DETROIT -- Electric cars including Tesla Motors Inc.'s Model S pose different risks than gasoline-powered models while being as safe overall, the top U.S. auto-safety regulator said Tuesday.
"We believe they don't pose any greater risks than gasoline-fueled vehicles," David Friedman, deputy administrator of the U.S. National Highway Traffic Safety Administration, said in an interview today at the North American International Auto Show in Detroit.
"Do they pose different risks? Certainly," he said.
Friedman's agency is investigating two Model S fires in the U.S. that resulted from battery packs being punctured by road debris.
Tesla CEO Elon Musk said Jan. 10 that the company would replace adapters in the Model S, after at least a half-dozen reports appeared on a Web site for Tesla owners saying that wall plugs had heated, at some point to smoking or melting, as the cars were being recharged in garages.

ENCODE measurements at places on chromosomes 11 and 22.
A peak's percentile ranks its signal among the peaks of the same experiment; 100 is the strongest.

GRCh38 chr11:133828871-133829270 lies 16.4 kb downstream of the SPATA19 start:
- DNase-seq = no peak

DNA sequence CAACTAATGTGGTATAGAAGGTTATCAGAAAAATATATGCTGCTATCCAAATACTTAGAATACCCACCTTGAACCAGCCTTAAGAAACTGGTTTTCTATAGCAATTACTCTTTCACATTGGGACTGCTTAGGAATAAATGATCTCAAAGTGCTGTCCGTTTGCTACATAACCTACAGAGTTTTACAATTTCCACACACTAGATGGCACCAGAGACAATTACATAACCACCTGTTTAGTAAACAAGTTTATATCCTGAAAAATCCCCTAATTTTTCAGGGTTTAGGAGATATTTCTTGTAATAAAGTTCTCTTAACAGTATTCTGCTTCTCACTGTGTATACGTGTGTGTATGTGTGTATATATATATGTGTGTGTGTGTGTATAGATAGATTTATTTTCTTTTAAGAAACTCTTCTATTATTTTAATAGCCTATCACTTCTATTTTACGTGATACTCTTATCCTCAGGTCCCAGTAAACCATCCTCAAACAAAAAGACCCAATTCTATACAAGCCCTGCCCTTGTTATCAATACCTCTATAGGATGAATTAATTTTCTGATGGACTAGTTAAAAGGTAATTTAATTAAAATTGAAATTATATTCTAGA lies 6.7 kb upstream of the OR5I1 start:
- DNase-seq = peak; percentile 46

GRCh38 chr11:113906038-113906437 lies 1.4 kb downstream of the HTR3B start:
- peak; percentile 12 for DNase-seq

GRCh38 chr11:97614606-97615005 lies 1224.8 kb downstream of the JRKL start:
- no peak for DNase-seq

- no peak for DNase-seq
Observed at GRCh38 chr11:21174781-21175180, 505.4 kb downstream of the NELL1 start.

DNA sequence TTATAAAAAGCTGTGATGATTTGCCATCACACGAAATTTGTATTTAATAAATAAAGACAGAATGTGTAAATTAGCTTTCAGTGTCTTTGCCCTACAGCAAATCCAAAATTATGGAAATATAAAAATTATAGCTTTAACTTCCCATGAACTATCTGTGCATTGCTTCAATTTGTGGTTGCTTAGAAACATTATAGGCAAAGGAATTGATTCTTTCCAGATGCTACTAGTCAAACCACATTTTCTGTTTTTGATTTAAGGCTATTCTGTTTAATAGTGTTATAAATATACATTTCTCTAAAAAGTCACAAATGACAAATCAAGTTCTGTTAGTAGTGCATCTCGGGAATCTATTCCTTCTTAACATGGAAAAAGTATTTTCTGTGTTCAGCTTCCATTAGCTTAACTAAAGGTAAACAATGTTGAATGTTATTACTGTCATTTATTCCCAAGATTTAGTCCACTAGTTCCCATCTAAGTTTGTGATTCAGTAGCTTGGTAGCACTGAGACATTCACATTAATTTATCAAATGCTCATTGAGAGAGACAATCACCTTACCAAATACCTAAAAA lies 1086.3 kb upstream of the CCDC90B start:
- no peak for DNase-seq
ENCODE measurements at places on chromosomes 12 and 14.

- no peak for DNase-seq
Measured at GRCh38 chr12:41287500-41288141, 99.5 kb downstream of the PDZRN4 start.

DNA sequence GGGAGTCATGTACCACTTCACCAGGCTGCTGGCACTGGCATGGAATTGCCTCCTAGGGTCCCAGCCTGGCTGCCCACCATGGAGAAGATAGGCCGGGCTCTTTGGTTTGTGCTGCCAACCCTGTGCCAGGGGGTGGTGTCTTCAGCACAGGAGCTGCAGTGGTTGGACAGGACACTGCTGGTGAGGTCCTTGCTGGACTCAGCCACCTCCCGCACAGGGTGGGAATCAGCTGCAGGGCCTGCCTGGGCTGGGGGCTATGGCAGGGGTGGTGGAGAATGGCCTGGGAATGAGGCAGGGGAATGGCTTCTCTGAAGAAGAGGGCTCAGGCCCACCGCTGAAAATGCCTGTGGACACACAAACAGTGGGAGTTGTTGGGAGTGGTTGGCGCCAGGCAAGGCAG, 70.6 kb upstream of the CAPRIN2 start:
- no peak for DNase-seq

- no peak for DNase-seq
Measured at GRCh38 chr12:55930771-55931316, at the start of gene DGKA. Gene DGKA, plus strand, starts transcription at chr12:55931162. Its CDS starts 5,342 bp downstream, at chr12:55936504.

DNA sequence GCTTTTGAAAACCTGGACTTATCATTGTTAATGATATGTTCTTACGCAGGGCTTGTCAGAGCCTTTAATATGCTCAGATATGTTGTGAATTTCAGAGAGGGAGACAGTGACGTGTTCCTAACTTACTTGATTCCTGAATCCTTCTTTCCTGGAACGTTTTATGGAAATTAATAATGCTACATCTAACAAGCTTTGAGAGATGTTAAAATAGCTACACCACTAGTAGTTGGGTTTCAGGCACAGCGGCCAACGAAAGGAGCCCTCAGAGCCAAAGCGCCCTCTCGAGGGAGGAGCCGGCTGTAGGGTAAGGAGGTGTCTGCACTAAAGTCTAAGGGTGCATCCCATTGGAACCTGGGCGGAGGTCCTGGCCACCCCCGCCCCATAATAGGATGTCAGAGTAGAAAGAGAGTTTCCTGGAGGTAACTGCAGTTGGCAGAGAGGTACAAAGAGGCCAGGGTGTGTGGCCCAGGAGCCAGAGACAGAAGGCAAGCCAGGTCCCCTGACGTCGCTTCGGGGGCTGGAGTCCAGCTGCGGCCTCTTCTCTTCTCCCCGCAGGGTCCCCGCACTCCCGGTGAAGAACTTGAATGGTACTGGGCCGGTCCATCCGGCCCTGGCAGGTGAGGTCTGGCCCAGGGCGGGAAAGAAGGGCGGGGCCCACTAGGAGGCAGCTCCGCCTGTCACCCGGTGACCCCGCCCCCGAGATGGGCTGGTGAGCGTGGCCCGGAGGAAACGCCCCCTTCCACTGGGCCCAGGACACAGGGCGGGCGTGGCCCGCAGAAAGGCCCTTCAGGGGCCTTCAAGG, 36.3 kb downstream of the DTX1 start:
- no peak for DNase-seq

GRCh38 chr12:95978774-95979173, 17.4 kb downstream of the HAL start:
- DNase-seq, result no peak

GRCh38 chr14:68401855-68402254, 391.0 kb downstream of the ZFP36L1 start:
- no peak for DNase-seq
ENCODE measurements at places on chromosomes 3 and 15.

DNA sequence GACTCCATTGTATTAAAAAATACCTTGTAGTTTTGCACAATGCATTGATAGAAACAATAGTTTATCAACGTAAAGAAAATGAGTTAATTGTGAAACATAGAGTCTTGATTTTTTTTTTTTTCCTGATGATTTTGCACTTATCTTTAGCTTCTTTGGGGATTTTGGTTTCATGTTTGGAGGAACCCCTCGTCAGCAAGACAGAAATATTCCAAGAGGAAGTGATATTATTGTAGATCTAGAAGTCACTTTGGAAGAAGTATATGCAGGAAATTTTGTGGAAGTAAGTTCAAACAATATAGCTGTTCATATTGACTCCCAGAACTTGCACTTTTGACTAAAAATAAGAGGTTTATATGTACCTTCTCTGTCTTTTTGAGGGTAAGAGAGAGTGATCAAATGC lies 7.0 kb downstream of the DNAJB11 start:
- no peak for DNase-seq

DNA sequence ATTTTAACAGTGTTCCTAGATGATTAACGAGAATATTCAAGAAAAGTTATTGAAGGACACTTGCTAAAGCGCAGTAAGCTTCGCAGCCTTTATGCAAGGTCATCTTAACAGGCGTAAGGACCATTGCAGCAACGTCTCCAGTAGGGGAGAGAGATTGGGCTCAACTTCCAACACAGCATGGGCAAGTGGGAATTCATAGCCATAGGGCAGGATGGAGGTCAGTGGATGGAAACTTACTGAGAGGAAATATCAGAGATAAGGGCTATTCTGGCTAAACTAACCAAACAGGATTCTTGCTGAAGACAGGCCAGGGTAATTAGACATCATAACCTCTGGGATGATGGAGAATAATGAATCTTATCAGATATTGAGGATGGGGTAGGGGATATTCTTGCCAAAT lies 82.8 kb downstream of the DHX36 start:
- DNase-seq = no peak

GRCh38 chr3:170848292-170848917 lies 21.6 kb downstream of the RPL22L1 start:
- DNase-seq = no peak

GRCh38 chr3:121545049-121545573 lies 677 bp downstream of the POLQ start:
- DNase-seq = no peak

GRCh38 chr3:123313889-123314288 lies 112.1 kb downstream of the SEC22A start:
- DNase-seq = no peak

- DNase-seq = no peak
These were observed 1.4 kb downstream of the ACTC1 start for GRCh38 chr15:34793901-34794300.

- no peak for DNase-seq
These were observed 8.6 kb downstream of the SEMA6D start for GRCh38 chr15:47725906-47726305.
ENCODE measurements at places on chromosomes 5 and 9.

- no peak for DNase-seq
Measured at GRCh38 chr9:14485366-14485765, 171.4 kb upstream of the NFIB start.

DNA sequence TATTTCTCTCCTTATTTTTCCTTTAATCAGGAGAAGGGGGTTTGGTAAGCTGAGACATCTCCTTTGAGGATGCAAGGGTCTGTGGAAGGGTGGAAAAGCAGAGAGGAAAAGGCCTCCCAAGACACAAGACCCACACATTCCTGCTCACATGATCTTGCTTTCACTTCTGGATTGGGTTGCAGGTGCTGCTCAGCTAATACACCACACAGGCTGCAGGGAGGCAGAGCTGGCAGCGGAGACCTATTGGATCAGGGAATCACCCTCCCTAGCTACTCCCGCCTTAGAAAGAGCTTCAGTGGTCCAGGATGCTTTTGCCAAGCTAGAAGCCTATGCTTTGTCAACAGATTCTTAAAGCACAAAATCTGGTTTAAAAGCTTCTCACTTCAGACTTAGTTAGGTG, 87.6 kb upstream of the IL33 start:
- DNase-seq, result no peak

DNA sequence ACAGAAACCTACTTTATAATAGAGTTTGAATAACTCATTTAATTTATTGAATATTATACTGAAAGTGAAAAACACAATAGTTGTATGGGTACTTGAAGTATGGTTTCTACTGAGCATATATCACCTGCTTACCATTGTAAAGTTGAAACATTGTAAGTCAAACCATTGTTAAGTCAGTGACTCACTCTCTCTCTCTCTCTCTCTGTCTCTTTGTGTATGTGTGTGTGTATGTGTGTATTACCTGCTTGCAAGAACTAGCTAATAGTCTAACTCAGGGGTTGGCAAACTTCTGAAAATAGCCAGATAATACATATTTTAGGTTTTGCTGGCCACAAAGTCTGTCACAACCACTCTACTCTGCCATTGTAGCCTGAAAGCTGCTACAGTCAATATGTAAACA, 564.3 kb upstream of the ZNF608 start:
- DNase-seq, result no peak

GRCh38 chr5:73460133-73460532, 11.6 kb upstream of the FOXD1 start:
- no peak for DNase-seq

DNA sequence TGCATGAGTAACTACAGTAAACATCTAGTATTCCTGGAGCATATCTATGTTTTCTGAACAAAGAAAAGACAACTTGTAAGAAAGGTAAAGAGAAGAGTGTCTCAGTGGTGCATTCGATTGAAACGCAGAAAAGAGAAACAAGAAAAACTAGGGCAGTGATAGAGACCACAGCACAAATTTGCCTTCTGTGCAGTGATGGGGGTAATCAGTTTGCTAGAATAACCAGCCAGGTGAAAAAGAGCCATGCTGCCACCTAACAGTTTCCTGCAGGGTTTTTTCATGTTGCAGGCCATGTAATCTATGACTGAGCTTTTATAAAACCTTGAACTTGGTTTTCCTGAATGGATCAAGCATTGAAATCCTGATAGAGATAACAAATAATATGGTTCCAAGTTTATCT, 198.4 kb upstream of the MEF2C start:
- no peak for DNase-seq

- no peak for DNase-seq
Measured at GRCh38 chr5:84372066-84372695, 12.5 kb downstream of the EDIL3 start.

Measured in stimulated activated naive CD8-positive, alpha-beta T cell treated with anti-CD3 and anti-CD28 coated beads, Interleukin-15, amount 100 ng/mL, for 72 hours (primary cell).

The replacement effort will be handled as a recall, though customers don't have to take their vehicles to a service center.
A NHTSA team that includes engineers and people who study consumer behavior is looking at electric cars, said Friedman, who is leading the agency after the departure of former leader David Strickland.
"People aren't used to the new challenges that electric vehicles pose," he said. "We're taking this issue seriously. We want to make sure electric vehicles are safe."
NHTSA has an interest in seeing electric cars gain consumer acceptance, as part of its mission is to increase average fuel economy of U.S. vehicles, he said.
Friedman said Musk and his team are doing a good job responding to regulators' requests, after a public spat between company executives and Strickland over who initiated the Model S investigation.
"The other dynamics aren't important," he said.
Musk and other Tesla executives today took issue with the adapter replacement and a related software update, made in December, being labeled a recall.
"NHTSA may sometimes call this a recall," Jerome Guillen, vice president of worldwide sales and service, told reporters in Detroit Tuesday. "We call it modern technology."